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Macro Economic Trends and Risks
Where is Your Money Going?

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By EddieLuck
March 31, 2008

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The asset class of choice (the one receiving the biggest inflows by a huge margin) is money market funds. This asset class is referred to these days as "cash", and is bursting at the seams. TIPS are also at sky-high prices.

The reason for this must be general fear, because at today's money market and TIPS yields the asset classes in themselves are not attractive as investments; only as defensive havens. In this respect, they are both somewhat shaky because there is a real risk of money funds breaking the buck and of TIPS falling in price. In summary, they both stink but people are flocking to them anyway due to a lack of a safe alternative of the kind that used to be abundant when we had sound money. Back in those days, say in 1929, an investor who was bearish could go to cash (gold dollars) with the knowledge that he could just hold them without loss of value until things blew over. Of course, he got screwed on that by the govt. in 1932 but the "go to cash" strategy had always worked in the past.

With this option no longer available to an investor, I think we have arrived at a sort of unreal twilight world where we are driven by desperation to try anything that might give us a shot at making money. I am personally impressed by the US stock market's obvious willingness to shoot skywards at the least excuse from its still-elevated levels. It would not take much in the way of good news to light the fuse, despite the dreadful financial and fiscal and trade and credit and economic environments, not to mention the appalling outlooks for local, State, and Federal govt. finances and the unprecedented household debt levels and falling employment and falling retail sales and the total lack of understanding shown by the three major presidential candidates.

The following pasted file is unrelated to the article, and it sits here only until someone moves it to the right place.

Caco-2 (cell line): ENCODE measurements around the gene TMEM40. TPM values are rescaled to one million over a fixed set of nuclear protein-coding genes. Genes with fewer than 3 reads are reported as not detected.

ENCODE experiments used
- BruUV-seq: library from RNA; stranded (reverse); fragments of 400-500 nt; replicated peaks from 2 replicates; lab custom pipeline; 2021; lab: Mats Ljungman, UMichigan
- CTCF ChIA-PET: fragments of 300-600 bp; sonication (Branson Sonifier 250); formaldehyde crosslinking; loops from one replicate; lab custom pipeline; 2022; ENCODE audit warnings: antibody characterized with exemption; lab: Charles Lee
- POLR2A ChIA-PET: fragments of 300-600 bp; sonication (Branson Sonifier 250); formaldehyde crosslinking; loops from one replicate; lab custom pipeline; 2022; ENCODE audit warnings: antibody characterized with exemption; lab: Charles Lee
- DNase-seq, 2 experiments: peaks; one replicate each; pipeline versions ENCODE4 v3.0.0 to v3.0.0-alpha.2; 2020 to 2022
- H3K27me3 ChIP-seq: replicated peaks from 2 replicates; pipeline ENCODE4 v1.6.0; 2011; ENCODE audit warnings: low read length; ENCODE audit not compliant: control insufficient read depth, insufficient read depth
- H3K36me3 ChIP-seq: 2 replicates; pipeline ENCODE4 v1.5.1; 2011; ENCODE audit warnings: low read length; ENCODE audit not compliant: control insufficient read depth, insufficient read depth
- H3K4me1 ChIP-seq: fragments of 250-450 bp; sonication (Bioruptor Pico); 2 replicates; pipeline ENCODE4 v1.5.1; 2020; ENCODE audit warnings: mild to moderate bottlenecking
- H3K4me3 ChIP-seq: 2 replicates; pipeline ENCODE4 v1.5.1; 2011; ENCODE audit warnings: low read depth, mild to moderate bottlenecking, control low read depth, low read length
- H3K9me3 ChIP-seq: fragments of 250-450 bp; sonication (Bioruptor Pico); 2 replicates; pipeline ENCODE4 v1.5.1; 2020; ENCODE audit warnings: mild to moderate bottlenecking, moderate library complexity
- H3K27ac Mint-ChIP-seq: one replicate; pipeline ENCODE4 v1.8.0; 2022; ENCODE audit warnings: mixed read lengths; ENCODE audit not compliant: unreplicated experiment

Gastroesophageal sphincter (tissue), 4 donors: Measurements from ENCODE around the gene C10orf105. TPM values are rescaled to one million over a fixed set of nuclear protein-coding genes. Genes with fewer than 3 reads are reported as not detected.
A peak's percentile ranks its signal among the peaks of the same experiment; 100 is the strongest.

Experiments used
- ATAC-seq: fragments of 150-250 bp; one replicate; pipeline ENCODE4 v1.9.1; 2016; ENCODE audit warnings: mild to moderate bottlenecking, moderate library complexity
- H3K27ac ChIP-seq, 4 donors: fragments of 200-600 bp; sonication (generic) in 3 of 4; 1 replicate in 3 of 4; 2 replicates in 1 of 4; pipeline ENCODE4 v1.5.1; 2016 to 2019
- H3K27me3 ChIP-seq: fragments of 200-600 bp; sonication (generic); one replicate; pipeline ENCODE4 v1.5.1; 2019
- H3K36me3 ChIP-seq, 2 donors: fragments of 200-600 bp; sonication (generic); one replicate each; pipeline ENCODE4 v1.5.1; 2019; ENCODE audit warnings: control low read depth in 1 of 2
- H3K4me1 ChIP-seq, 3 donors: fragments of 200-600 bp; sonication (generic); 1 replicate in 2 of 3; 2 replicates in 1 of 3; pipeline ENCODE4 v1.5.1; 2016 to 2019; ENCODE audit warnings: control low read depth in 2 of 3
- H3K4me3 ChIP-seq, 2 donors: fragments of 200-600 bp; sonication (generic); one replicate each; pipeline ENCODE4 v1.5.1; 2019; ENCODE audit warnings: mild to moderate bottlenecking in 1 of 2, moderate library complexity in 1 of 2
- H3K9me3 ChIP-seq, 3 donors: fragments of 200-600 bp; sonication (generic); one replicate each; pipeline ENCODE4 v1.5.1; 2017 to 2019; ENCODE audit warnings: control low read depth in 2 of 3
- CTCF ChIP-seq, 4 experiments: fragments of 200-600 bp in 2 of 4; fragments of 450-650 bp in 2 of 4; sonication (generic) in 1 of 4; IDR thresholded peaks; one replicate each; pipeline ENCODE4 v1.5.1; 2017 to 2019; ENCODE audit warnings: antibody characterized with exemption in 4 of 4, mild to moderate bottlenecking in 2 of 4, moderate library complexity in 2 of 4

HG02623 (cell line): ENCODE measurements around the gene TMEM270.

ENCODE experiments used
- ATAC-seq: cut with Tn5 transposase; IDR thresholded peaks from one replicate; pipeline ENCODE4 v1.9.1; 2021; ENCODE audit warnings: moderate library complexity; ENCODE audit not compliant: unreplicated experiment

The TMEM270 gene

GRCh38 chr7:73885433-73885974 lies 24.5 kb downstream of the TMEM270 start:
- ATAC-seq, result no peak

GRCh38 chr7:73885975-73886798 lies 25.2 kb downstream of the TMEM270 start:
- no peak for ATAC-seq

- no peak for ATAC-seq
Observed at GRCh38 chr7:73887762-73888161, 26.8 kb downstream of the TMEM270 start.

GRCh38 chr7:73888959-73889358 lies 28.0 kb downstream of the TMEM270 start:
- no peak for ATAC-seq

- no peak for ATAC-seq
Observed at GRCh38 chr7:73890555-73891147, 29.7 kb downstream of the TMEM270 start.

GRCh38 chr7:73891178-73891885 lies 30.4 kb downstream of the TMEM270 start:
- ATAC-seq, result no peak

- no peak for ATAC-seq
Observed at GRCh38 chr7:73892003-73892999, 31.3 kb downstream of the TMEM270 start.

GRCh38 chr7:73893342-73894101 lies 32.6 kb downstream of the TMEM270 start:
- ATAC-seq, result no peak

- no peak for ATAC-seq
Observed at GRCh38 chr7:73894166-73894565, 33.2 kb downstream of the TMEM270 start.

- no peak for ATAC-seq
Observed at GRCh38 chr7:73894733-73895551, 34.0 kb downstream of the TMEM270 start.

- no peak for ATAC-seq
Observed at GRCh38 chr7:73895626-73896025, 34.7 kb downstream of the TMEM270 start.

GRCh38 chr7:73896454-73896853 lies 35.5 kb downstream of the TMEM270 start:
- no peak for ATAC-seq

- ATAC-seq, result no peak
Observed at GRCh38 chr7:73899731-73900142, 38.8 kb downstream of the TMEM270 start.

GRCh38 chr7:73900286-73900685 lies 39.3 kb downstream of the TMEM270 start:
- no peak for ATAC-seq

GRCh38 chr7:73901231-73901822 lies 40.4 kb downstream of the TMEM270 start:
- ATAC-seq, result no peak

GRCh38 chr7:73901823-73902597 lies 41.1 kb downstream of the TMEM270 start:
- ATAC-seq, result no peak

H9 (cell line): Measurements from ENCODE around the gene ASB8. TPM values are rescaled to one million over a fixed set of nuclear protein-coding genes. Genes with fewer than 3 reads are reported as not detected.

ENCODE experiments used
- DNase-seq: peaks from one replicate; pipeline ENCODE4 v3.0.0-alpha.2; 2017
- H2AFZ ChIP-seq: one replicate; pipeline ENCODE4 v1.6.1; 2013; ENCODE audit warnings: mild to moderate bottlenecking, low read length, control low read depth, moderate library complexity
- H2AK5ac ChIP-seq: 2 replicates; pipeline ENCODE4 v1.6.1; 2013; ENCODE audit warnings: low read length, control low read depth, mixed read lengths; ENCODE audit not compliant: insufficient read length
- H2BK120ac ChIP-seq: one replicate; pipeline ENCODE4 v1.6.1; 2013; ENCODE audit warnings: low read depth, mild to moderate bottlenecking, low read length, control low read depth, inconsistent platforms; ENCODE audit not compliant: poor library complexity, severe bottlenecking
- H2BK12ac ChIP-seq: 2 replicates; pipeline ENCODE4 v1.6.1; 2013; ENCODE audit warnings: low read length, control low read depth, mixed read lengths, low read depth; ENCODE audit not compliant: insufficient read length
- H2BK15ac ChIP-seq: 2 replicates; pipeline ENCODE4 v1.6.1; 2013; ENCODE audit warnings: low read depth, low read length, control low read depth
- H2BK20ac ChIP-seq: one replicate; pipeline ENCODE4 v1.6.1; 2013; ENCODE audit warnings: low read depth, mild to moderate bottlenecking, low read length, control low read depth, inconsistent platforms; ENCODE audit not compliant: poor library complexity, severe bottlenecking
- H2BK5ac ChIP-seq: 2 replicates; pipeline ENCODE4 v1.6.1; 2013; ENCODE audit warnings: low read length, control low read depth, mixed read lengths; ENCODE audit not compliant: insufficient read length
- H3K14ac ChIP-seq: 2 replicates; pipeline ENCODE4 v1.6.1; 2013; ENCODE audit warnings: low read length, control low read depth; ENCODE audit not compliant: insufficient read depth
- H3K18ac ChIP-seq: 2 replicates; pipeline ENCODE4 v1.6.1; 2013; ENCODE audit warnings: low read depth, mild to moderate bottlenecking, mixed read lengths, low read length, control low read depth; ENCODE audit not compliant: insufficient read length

There are billions of dollars waiting in the stock market wings controlled by people who must know that corporate earnings are going to fall and that retail sales are going to continue falling, and unemployment will rise along with bond defaults and all the rest, but are still willing to have a flutter on stocks and try to catch a rally before they go back to bear market mode.

There are more billions controlled by people who believe that Messrs. Paulson and Bernanke can throw enough credit at us to "jump start the economy" again, and believe that it's time to play the recovery although we have yet to experience any significant decline.

Am I on the wrong side of the looking-glass?

Ed.